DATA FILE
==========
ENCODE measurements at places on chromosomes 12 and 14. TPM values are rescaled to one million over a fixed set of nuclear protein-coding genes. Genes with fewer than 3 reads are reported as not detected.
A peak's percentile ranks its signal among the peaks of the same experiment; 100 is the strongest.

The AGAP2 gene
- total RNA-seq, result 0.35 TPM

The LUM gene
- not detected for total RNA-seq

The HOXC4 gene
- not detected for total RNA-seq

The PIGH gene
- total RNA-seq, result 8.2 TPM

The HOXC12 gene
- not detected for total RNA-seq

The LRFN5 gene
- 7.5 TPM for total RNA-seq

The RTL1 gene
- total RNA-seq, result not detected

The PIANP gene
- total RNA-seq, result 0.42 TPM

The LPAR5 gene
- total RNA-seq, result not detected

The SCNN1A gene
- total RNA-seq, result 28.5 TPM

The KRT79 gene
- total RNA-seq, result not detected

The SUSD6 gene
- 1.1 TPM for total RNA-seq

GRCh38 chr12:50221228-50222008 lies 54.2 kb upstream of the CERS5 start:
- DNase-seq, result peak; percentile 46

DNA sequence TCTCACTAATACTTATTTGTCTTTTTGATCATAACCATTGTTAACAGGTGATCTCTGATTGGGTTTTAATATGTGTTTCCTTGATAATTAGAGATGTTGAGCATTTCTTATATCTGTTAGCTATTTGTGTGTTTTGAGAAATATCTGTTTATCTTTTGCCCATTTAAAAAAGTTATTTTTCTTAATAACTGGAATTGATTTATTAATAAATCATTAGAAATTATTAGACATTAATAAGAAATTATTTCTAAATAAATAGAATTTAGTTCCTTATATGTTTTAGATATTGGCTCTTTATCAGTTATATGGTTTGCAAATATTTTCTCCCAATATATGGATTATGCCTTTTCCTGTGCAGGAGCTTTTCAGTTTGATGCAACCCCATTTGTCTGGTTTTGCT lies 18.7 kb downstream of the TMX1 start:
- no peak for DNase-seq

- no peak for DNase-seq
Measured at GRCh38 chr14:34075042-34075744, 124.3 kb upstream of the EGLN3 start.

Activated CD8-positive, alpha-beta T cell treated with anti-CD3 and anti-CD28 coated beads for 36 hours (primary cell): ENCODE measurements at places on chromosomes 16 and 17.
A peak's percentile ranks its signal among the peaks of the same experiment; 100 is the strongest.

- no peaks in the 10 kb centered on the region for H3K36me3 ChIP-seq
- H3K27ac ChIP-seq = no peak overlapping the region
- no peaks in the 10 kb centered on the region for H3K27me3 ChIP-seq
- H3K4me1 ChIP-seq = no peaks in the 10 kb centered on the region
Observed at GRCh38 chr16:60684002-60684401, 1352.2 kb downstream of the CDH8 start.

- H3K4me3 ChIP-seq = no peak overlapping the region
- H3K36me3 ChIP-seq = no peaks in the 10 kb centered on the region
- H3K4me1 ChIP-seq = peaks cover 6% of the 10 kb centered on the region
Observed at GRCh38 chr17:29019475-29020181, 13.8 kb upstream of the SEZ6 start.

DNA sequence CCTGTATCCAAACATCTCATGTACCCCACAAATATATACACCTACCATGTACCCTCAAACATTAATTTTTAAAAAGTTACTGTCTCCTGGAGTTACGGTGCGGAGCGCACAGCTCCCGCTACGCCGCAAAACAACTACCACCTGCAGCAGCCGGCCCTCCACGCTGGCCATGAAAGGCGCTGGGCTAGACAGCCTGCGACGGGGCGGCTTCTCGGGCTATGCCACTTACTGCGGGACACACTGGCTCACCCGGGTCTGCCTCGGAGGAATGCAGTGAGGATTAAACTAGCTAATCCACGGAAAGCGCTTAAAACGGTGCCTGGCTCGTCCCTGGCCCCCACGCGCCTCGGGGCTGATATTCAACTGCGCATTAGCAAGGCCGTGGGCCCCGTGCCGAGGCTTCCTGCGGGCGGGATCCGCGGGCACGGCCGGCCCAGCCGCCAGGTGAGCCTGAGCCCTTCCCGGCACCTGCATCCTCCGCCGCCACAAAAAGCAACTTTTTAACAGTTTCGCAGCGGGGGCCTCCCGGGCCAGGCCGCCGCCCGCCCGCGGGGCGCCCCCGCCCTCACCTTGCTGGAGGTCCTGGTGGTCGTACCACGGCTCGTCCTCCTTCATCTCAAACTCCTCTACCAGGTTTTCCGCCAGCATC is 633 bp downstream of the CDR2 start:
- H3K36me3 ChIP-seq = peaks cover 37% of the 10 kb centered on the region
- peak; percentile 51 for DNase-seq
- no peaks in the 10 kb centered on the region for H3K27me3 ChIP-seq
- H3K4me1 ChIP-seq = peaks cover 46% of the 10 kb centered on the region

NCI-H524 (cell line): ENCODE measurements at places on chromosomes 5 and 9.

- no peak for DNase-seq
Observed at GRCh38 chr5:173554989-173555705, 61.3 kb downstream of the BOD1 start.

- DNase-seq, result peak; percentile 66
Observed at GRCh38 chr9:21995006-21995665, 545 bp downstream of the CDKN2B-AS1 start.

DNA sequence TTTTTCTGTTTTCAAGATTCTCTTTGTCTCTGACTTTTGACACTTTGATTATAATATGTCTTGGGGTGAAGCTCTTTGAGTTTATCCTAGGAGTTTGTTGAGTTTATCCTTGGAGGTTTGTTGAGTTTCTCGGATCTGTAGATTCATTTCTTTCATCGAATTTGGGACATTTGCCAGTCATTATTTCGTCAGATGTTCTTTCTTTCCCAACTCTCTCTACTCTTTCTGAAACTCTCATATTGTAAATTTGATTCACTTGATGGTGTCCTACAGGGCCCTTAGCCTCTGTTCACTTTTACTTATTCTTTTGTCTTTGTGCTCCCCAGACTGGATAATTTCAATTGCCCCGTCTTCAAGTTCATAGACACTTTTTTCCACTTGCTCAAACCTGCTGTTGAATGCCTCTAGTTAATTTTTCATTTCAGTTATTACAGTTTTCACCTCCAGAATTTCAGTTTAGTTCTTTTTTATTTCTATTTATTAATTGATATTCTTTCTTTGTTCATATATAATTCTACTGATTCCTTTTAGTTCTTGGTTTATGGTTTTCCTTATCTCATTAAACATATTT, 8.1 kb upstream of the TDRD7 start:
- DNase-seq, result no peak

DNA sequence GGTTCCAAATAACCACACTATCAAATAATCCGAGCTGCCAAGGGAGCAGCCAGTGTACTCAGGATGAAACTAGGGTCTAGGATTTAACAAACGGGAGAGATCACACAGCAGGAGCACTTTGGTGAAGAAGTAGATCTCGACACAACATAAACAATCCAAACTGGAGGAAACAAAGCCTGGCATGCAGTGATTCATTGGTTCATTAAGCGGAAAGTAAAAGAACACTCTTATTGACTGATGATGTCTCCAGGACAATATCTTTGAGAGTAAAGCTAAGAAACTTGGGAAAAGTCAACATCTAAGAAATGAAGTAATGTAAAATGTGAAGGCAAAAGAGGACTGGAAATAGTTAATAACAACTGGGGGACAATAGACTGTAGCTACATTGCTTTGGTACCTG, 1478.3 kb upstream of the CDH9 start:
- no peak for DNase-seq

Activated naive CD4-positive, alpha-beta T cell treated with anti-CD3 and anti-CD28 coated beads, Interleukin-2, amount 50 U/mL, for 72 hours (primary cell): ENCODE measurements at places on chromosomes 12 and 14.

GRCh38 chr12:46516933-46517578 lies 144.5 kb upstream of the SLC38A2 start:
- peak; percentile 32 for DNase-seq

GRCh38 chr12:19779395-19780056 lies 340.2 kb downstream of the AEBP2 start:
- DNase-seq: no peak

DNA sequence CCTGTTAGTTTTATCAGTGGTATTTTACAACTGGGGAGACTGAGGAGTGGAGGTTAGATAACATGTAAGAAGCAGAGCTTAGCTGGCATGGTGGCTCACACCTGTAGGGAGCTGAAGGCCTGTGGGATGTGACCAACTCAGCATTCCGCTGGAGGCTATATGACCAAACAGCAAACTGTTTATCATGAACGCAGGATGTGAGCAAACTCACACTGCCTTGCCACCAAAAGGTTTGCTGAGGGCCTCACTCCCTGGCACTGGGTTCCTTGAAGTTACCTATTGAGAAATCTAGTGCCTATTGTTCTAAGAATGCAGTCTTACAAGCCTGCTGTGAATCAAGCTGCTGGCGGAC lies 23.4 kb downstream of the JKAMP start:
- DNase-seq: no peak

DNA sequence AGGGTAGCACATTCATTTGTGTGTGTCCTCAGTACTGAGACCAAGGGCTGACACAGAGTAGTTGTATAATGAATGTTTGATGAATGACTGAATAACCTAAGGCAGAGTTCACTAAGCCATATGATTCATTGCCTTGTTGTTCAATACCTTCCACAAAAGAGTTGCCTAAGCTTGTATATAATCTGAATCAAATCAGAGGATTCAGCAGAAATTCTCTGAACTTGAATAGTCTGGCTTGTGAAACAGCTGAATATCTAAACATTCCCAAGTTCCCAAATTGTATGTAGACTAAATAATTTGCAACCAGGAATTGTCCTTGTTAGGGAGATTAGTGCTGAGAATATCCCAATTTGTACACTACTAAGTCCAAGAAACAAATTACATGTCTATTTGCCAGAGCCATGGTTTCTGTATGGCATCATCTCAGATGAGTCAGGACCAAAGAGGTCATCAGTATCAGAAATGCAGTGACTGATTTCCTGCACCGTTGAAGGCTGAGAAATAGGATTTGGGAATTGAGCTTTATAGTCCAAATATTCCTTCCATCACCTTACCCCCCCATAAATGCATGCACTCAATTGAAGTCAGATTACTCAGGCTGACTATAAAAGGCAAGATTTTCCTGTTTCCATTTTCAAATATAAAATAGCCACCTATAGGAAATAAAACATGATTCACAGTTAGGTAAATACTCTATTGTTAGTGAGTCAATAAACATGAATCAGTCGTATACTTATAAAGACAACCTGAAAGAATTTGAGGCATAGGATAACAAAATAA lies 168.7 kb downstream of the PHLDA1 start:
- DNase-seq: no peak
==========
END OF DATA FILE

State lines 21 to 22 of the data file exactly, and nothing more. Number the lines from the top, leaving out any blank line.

The SCNN1A gene
- total RNA-seq, result 28.5 TPM